Uninsured & Underinsured Motorist Insurance In New York

Despite the fact that almost every state in the U.S. requires drivers to carry auto insurance, many people choose to drive without insurance. A recent study showed that the number of uninsured drivers on the road in the U.S. is on the rise. About 1 in 7 drivers are uninsured. Five percent of drivers in New York alone do not have insurance. Additionally, a large percentage of those with insurance carry only the mandatory minimum liability coverage of $25,000.

As a result, drivers who have car insurance should have sufficient uninsured and underinsured motorist coverage as part of their insurance policies in order to recover compensation for any injuries sustained as a result of an accident. It is important for drivers to know what these insurance policies cover and how to collect on them if they get into accidents with uninsured drivers.
Definitions: Uninsured and Underinsured Motorist Coverage

Uninsured motorist claims cover auto accidents where the at-fault drivers are without insurance; the at-fault vehicles are unregistered, stolen or driven without the owners’ permission; or the at-fault drivers left the scene of the accident (hit and runs) and cannot be identified.

Underinsured motorist claims cover motor vehicle accidents where the at-fault drivers do not have enough auto insurance to cover all of the damages they cause in accidents.
Insurance Policy Requirements

New York law only requires that drivers have liability insurance coverage in the following amounts:
$25,000 for injuries to one person and $50,000 for the death of one person in one car accident
$50,000 for injuries to multiple people and $100,000 for deaths of multiple people in one car accident
$10,000 for property damage in one car accident

Drivers or passengers injured in an accident by someone who is uninsured or who carries only the minimum insurance required will be limited in their ability to recover for their pain and suffering unless they have access to additional coverage through their own uninsured or underinsured coverage.
Recovering From Insurance Companies After a New York Auto Accident

In order to recover on an uninsured motorist claim, the insurance company needs to determine that there was no insurance coverage for the at-fault driver or vehicle at the time of the accident.

When people make claims under their uninsured motorist policies for hit-and-run accidents, they need to provide the insurance company with “proof of physical contact” and evidence that their injuries or property damage arose from the contact.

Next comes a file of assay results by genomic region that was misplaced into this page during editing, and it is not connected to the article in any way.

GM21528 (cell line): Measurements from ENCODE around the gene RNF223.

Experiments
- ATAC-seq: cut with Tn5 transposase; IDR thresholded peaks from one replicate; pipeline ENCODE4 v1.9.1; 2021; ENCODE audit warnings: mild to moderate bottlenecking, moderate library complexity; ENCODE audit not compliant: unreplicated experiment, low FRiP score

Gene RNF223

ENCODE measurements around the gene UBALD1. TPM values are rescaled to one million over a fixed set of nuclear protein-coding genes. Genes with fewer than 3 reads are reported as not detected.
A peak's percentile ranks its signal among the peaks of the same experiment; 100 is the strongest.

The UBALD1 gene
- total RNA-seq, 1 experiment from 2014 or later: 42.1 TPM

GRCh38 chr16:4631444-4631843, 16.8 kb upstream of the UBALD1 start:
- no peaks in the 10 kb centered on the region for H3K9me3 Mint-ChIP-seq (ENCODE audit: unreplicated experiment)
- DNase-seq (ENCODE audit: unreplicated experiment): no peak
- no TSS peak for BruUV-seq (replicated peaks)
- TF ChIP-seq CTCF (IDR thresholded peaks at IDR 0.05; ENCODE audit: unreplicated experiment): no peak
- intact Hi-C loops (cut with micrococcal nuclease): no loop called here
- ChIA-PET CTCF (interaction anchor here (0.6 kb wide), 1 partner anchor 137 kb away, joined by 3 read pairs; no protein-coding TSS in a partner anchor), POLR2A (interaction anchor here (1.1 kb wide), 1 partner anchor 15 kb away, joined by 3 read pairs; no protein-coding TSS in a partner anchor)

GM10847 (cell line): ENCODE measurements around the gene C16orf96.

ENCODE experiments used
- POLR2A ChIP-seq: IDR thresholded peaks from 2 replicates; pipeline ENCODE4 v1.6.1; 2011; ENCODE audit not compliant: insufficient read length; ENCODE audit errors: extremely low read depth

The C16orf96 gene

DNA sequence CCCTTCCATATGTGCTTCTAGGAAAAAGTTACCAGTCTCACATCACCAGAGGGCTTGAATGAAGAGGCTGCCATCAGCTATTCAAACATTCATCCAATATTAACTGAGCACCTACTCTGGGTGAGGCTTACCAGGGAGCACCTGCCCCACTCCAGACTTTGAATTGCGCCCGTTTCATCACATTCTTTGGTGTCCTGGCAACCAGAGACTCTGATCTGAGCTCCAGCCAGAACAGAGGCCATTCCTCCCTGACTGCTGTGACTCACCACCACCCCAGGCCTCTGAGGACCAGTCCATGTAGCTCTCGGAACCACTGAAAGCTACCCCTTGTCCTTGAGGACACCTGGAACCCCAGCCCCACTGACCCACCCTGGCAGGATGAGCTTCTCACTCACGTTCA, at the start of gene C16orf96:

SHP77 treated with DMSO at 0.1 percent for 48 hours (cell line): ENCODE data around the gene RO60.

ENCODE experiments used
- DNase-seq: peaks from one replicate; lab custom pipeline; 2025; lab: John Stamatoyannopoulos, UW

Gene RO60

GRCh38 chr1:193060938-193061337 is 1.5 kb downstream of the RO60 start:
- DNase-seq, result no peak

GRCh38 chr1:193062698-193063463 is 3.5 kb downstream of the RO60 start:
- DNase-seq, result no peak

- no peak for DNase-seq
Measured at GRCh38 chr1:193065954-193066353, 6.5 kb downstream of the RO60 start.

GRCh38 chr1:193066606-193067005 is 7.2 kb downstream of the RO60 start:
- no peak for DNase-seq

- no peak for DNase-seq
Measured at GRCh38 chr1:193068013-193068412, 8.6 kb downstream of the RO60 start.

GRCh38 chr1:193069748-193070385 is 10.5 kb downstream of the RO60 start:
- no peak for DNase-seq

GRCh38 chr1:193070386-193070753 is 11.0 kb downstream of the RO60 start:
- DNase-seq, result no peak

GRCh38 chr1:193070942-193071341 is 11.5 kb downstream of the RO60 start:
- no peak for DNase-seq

Recovery under a New York underinsured motorist policy varies depending on the amount of coverage a driver has on his or her policy and the amount of insurance the at-fault driver has. The underinsured policy coverage only begins to pay for damages after the at-fault driver’s policy is exhausted.

Car accidents are traumatic enough without having to worry about paying the bills that result from them. Insurance companies routinely deny claims, which cause people who are already under stress even more frustration. If you have been in an auto accident with an uninsured or underinsured motorist, contact an experienced personal injury attorney who can advise you of your options.


What You Can Do When Your Policy Is Cancelled

News that health insurers are ending the policies of what might be millions of Americans has rattled consumers and added to the debate over the health care law. If you or a family member has been notified that your individual policy is being canceled at year’s end, you may be stunned and upset.

Health and Human Services Secretary Kathleen Sebelius said in testimony that the law generally didn’t require insurers to discontinue plans that were in effect at the time of the law’s enactment in March 2010.  No one knows how many of the estimated 14 million people who buy their own insurance are getting such notices, but the numbers are substantial. Some insurers report discontinuing 20 percent of their individual business, while other insurers have notified up to 80 percent of policyholders that they’ll have to change plans.

Here’s a guide to help you understand the bigger picture, including why your premiums and benefits are likely to change next year and what you should consider as you shop for a new policy.

Why are these cancellations happening?    The health care law targeted the so-called individual market because it didn’t work well for many people who don’t get coverage through employers, particularly those who were older or had health problems. The latter often were rejected for coverage, were charged more or had their conditions excluded from coverage. Some policies provided only the barest of coverage when someone did fall ill.

Starting Jan. 1, insurers no longer can reject people who are sick or charge them more than the healthy under the Affordable Care Act. They also must beef up policies to meet minimum standards and must add benefits such as prescription drug coverage, maternity care and mental health services.

If you got a cancellation notice, most likely your plan didn’t meet all the new standards. Some policies that fail to meet the law’s standards may still be sold if the insurer decides to continue them and if they’re “grandfathered,” meaning that you purchased one before March 2010 and neither you nor the insurer has made any substantial change since then. Adjusting an annual deductible, which many people do each year to keep premiums down, is a change that could end grandfathered status.

How are insurers picking the policies to discontinue?   Some consumers fear they’re being targeted because they’re unhealthy or otherwise unprofitable for an insurance company. But insurers say they’re ending policies that don’t meet the law’s standards or weren’t grandfathered.